He Named Me Malala
USA, 87 min.
Dir. Davis Guggenheim
Programme: TIFF Docs (International Premiere)
Malala Yousafzai says, “One teacher, one student, one book, and one pen can change the world.” But can one documentary?
Malala is an odd sort of celebrity after having earned global fame in 2012 after she was shot in the head by the Taliban for speaking out in support of a girl’s right to an education. A viral rallying point for an urgent topic, Malala’s survival remains an inspirational beacon for activists everywhere, especially since her experience inspired her to speak louder than before. Her story is well known, having been told in countless profiles, junkets, interviews, articles, and her book I am Malala. Count He Named Me Malala as another incarnation of her lore. It’s probably the most enjoyable version of her story.
Director Davis Guggenheim’s earnest portrait of the beloved Malala, arguably has more potential than most of its arthouse contemporaries do to inspiring large-scale change. This audience-ready doc packs ample spirit, accessibility, and celebrity. He Named Me Malala brings the teenaged Pakistani activist’s story to the masses in yet another form and appeals directly to the hearts of a wide audience. It seems poised to stir revolution.
New to the tale of Malala is the backstory behind her name, which Guggenheim presents in the film’s opening sequence. The story recounts her namesake, Malalai of Maiwand, an Afghan folk hero who inspired troops to fight the British before meeting a violent death. Malalai wasn’t even twenty when she died and Malala’s attack occurred at age fifteen. Guggenheim underlines the eerie fate that accompanies the decision of Malala’s father, Ziauddin, to name his daughter after such a tragic heroine. This context for Malala is Guggenheim’s greatest addition to the film, not particularly for the novel information it conveys, but for the beautiful animation it injects within Malala’s story.
The preamble of Malala’s name is the first section composed in hand drawn animation that captures the ineffable spirit of Malala and her father with its lyrical and nostalgic palette. These sequences, supervised by Jason Carpenter, largely fill in the visual gaps of the part of Malala’s story that precede her celebrity. They chronicle pivotal moments in Malala’s life such as her covert blogging efforts for the BBC at age 11, and they illustrate some turning points in Ziauddin’s career in which he found his voice. Each retrospective vignette looks back with compassion rather than anger. The animated progression of Malalai the folk hero, Malala the fighter, and Ziauddin the teacher, paints the characters with the same brush. It elevates Malala and her father to heroic heights.
Malala’s spunkiness makes the film an obvious crowd-pleaser and even the most cynical viewer will likely be touched by her courageous story and her wisdom beyond her years. At the very same time, however, said cynic might also note that the collective reverence for Malala makes her a difficult subject to tackle. One especially notable sequence sees Guggenheim ask Malala why she doesn’t like to talk about her suffering and she dodges the question shyly yet directly. He doesn’t press it, but he also doesn’t need to press it. Malala is partly a product of PR and the media, and her resolutely positive demeanour is essential for the brand’s success. Alternatively, the moment is a candid scene that captures the odd cultural tensions in which Malala finds herself: her image is largely a product of Western media, but she still holds some traditional values. Her modesty, moreover, shows that her selflessness is genuine: she can’t complain about her suffering because she’s fighting for girls facing worse pain.He Named Me Malala acknowledges some of Malala’s detractors—interviewees call her a puppet for her father and a product of the media—but the film largely answers these charges with familiar episodes of her ushering change of the highest order by pledging solidarity for her sisters in Nigeria or by advising President Obama on the perils of drones. Other moments let Ziauddin answer the tougher questions, and he often responds eloquently and intelligently. He Named Me Malala gives Ziauddin ample credit in raising his daughter and shaping her mind. While the film doesn’t explicitly confront speculation that Malala’s voice and her father’s are the same, it admirably uses Ziauddin and Malala’s story to show how much one person can change the world if he or she encourages a daughter to be all that she can be. One particularly moving animated sequence sees Malala’s father add his daughter’s name to the family tree that omits the names of all previous female relatives.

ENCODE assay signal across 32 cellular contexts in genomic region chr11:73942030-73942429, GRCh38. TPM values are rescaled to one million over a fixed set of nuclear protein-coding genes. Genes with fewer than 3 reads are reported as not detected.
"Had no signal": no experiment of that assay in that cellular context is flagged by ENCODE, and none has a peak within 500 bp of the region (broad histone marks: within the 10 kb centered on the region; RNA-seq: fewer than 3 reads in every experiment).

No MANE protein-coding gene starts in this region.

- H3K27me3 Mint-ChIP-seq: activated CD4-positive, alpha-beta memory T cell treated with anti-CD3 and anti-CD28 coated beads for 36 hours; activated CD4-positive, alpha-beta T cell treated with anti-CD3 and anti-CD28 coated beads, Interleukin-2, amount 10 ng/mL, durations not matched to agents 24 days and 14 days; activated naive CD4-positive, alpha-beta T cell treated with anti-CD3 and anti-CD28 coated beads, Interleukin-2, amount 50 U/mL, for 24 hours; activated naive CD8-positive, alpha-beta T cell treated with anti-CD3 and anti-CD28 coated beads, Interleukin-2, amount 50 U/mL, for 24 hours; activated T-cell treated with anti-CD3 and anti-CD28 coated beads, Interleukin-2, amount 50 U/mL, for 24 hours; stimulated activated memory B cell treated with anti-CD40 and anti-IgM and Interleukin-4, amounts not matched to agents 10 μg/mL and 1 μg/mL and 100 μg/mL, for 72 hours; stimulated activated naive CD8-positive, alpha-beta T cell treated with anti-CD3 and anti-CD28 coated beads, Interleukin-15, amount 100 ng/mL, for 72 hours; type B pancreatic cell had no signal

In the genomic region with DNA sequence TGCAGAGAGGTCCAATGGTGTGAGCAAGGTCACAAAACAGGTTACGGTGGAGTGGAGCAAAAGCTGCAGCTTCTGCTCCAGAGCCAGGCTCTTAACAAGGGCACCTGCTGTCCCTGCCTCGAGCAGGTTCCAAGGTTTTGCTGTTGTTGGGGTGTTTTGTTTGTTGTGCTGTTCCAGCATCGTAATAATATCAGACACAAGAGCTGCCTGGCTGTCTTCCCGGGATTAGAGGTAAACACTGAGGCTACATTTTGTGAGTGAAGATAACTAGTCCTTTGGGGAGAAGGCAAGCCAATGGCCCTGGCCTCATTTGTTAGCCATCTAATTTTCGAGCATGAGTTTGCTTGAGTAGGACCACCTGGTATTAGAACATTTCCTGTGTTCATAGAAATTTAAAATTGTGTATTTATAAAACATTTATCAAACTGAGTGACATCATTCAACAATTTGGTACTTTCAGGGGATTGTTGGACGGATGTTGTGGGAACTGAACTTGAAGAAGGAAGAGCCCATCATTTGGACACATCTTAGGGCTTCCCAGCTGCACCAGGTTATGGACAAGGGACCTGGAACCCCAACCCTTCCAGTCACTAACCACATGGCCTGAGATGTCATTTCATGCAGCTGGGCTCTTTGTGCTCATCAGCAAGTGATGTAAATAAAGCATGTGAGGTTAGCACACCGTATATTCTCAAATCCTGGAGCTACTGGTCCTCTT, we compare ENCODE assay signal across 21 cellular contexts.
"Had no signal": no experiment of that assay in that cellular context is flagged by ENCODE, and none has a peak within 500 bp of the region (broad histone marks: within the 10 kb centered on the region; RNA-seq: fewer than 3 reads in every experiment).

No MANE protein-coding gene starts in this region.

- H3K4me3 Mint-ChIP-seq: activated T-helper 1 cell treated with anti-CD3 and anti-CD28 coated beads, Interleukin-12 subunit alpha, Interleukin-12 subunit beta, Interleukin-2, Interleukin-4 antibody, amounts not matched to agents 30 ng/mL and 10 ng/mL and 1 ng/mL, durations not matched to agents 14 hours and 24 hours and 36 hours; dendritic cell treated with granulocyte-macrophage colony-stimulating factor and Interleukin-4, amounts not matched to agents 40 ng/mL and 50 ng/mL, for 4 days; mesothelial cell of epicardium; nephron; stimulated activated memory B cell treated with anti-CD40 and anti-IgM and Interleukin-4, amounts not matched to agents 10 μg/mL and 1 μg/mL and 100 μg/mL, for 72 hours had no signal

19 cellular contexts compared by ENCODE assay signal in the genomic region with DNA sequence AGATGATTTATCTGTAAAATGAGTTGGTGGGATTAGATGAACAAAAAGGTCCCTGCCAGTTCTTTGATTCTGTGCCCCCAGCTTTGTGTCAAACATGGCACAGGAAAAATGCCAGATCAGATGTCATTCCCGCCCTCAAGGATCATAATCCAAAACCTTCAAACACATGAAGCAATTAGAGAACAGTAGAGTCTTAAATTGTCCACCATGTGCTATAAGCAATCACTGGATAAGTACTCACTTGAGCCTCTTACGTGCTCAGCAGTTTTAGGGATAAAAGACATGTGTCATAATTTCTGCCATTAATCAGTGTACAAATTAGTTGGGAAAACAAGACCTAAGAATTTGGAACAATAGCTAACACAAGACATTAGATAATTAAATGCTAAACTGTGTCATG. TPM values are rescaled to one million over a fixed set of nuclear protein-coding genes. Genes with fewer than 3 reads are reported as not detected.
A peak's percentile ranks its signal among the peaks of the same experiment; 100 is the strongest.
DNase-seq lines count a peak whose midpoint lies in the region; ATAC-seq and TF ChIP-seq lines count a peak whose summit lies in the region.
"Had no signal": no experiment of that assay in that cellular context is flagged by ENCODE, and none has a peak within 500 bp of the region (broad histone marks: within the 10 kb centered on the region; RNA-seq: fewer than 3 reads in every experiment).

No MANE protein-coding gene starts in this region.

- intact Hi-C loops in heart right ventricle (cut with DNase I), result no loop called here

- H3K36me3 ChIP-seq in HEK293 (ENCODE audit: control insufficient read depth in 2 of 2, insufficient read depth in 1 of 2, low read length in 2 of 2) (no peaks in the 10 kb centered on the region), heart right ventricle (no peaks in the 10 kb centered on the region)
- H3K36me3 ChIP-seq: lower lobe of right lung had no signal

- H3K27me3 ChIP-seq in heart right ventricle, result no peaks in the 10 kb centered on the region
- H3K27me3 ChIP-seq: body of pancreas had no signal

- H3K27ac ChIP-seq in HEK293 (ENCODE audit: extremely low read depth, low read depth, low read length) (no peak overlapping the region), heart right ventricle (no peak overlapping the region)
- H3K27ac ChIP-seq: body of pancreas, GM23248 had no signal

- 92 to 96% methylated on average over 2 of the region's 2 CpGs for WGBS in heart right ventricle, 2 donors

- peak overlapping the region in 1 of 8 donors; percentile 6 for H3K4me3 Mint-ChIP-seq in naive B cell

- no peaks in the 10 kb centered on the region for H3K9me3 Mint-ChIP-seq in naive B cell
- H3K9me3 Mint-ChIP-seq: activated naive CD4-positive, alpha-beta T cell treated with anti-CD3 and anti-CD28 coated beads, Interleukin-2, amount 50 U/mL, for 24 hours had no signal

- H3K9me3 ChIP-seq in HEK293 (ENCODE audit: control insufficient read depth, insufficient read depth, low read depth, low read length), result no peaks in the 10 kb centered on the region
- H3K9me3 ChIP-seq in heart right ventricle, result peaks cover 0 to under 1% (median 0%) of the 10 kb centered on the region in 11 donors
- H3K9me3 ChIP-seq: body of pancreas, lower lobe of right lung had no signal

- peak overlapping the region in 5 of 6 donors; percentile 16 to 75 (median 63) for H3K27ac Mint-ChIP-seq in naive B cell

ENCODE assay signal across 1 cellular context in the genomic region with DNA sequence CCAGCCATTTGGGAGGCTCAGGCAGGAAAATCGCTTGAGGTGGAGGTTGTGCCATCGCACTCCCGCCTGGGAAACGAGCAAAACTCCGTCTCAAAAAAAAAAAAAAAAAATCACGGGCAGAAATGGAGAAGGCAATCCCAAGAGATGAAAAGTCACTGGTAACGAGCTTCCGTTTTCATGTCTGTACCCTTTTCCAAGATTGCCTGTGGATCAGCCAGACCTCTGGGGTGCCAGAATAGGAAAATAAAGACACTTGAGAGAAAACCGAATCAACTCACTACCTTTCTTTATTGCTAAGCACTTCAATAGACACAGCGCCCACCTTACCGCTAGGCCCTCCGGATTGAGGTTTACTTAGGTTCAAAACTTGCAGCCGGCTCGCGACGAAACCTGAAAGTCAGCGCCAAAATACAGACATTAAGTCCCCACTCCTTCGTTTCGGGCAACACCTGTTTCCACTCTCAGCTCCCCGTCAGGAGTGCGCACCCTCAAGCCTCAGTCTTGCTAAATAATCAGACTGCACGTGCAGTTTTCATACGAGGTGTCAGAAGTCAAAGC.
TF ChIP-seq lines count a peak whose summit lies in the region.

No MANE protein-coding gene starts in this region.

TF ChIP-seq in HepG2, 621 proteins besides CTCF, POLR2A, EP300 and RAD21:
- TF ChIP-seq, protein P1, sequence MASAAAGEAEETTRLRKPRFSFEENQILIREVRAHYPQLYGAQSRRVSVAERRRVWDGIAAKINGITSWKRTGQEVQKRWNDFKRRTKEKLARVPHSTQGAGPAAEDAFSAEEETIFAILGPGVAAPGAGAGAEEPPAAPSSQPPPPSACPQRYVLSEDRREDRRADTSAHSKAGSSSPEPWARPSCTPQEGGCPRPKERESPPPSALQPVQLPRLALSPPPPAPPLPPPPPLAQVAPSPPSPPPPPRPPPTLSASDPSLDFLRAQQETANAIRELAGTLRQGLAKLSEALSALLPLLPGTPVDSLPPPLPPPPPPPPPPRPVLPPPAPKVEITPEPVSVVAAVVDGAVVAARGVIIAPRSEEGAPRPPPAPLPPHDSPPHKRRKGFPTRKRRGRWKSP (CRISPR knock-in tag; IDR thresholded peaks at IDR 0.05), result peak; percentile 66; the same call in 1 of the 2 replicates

He Named Me Malala sometimes treads hagiography as it presents a respectful account of Malala and Ziauddin and their strong relationship, but Guggenheim gives them both grounded and human. Malala is as faultless here as she is in mainstream media representations, so the film ultimately reiterates and reaffirms Malala’s status as a beacon of hope beyond reproach. Don’t mistake this comment for sarcasm, though, for the girl’s very innocence brought attention to her story in the first place and continues to do so. Add her youth and Nobel Peace Prize to the equation, and this eighteen-year-old warrior arguably seems to have surpassed her namesake. By sharing Malala’s story with the world in this open and accessible form, Davis Guggenheim’s film furthers Malala’s mandate to change the world one step at a time.
Reviewed at the 2015 Toronto International Film Festival.
He Named Me Malala opens in theatres beginning Oct. 2 from Fox Searchlight Pictures.